The “unlapping” of vehicles is one of the most crucial choices that must be made in Formula 1 racing. With this procedure, lapped cars—those who are behind the leaders by one lap—are permitted to pass the safety car and re-join the line. This is done to protect the battles from interruption and to maintain the fairness of the race.
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What is Unlapping in F1?
In Formula 1 racing, unlapping is a crucial procedure that enables lapped vehicles to pass the safety car and re-join the pack in behind. This is done to prevent fights from being interrupted and to keep the race fair (in terms of fuel and tyre wear).
Unlapping during safety car
Unlapping is the process of allowing vehicles that have been lapped throughout the race (by the race leaders) to pass vehicles that have lapped them and the safety car during the safety car period and rejoin behind so that everything is in order. They are able to overtake the safety car and get in line behind it, finishing their lap and preventing further lapping. The safety of all drivers on the circuit is ensured by the overtaking drivers waiting until the race director gives the okay before doing so themselves.
Unlapping during normal race condition
If the previously lapped car is faster than the leaders, unlapping can also be done during normal race conditions, but it must remain clean and the lapped racer must avoid a crash as he is not engaged in combat with the leader since he is 1 lap behind and not engaged in a battle for the race win or championship.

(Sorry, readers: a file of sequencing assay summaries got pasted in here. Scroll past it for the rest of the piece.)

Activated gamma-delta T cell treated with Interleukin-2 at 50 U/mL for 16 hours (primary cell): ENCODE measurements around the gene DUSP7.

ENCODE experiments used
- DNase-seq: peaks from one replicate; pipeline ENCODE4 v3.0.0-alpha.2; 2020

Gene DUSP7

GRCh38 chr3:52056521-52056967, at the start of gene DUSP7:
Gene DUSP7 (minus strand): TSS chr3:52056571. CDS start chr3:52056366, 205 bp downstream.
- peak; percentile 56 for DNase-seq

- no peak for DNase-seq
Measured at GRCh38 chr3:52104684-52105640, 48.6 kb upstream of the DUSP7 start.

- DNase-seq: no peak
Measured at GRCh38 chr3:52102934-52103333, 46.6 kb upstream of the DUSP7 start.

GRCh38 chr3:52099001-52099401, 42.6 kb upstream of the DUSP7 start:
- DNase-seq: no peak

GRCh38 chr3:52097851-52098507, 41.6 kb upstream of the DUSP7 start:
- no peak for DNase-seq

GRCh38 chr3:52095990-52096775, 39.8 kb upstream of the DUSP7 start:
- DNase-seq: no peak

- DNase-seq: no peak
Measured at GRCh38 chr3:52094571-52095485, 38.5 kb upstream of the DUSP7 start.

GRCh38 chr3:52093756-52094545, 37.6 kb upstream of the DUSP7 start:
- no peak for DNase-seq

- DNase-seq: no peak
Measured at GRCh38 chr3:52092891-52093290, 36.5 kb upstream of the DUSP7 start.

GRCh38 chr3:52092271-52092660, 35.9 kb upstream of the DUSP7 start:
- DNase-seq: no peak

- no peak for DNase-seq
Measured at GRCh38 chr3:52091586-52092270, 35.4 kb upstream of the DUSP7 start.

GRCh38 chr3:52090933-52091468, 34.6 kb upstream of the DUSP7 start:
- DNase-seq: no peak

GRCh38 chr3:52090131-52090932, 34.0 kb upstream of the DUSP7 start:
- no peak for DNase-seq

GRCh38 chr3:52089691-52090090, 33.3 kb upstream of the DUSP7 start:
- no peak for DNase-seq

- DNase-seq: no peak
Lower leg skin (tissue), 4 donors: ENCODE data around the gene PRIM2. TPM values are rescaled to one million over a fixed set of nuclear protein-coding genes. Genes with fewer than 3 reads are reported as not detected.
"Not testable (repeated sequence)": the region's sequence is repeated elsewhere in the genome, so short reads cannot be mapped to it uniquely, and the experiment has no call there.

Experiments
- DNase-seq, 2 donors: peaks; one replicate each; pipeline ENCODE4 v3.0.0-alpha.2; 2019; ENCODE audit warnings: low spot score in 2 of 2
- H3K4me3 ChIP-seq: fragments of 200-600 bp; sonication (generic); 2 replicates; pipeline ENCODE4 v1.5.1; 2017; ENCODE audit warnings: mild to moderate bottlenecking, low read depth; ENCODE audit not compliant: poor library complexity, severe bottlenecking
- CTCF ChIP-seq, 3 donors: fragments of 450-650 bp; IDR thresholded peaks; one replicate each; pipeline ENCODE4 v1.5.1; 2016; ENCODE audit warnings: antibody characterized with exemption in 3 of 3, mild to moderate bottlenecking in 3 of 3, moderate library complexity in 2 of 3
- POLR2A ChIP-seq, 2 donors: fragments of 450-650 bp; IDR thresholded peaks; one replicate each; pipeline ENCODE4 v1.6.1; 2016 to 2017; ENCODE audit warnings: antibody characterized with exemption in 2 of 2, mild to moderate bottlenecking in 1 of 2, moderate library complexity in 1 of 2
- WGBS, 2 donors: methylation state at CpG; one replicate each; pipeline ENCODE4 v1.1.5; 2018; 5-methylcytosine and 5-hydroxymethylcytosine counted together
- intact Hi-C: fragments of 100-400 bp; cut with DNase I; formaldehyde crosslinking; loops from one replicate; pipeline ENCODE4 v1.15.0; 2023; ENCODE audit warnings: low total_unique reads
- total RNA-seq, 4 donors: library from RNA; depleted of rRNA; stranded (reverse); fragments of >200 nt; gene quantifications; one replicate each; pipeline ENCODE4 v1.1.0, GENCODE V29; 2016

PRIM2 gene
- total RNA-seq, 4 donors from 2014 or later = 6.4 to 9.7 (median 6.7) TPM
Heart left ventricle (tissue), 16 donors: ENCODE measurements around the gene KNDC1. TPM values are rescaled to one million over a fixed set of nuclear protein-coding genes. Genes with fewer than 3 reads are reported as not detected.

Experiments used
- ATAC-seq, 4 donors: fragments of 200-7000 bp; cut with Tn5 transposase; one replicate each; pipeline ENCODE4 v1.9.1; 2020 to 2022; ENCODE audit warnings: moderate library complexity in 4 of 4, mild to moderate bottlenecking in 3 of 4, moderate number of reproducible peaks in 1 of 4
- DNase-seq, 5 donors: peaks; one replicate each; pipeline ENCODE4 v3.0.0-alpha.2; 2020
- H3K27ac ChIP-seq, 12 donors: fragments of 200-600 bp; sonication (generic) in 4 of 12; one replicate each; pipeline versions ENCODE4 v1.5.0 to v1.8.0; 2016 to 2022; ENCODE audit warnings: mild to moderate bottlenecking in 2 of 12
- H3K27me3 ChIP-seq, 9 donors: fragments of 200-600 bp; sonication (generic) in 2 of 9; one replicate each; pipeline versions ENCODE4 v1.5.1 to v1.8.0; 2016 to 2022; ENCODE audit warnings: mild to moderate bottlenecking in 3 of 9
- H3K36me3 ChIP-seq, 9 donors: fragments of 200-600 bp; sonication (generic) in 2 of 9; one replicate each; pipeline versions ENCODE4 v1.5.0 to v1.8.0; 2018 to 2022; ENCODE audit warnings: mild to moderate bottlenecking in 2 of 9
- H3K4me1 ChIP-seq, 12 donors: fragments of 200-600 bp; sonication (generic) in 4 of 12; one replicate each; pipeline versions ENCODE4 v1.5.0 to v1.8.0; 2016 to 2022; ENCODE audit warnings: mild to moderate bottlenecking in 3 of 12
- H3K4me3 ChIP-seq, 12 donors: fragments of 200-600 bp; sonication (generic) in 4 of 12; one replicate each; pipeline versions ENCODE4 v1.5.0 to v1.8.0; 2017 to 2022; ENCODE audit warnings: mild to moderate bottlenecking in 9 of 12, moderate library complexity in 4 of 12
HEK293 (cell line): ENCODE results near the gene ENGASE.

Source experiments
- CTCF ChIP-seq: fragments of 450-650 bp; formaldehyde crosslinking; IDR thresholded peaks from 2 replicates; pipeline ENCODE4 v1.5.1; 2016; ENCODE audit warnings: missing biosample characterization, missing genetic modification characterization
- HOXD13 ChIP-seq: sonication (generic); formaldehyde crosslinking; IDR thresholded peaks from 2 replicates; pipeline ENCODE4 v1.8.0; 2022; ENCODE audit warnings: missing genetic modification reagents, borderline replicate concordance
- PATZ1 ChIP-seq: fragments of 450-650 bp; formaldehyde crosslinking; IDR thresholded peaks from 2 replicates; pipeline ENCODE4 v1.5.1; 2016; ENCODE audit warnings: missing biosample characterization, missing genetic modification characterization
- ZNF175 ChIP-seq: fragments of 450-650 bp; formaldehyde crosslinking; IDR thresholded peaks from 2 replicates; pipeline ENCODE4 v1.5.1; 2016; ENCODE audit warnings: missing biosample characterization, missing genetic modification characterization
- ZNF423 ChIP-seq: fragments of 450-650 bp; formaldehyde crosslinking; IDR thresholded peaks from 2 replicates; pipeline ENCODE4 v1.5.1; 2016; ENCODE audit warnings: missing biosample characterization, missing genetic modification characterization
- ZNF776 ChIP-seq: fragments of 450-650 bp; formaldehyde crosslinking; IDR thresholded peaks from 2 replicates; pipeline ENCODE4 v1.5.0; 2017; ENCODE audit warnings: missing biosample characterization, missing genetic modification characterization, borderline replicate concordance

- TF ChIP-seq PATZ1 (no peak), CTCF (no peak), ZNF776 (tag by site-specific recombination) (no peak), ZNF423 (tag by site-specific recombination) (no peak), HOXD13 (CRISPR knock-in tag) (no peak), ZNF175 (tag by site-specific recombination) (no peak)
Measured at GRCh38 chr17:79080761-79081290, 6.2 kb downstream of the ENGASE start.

For instance, Verstappen was leading the 2018 Brazil Grand Prix when a lapped Ocon attempted to unlap himself mid-race, resulting in a collision and losing Max the victory.
How Does Unlapping Work?
The race director determines when vehicles are permitted to unlap during a safety car. In the contentious Abu Dhabi Grand Prix, Michael Masi let drivers who were between Verstappen and Hamilton—Lando Norris, Fernando Alonso, Esteban Ocon, Charles Leclerc, and Sebastian Vettel—to unlap themselves during the safety car period. Some lapped cars, such those driven by Michael Schumacher, Lance Stroll, and Daniel Ricciardo, weren’t. Mercedes protested to the race officials as a result, and they finally chose to toss it out.